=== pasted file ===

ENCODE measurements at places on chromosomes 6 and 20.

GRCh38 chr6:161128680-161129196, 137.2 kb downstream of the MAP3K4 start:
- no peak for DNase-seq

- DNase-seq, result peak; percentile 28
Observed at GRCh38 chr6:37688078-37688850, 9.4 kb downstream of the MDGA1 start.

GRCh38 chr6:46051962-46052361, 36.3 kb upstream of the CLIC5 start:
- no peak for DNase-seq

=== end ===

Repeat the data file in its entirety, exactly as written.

ENCODE measurements at places on chromosomes 6 and 20.

GRCh38 chr6:161128680-161129196, 137.2 kb downstream of the MAP3K4 start:
- no peak for DNase-seq

- DNase-seq, result peak; percentile 28
Observed at GRCh38 chr6:37688078-37688850, 9.4 kb downstream of the MDGA1 start.

GRCh38 chr6:46051962-46052361, 36.3 kb upstream of the CLIC5 start:
- no peak for DNase-seq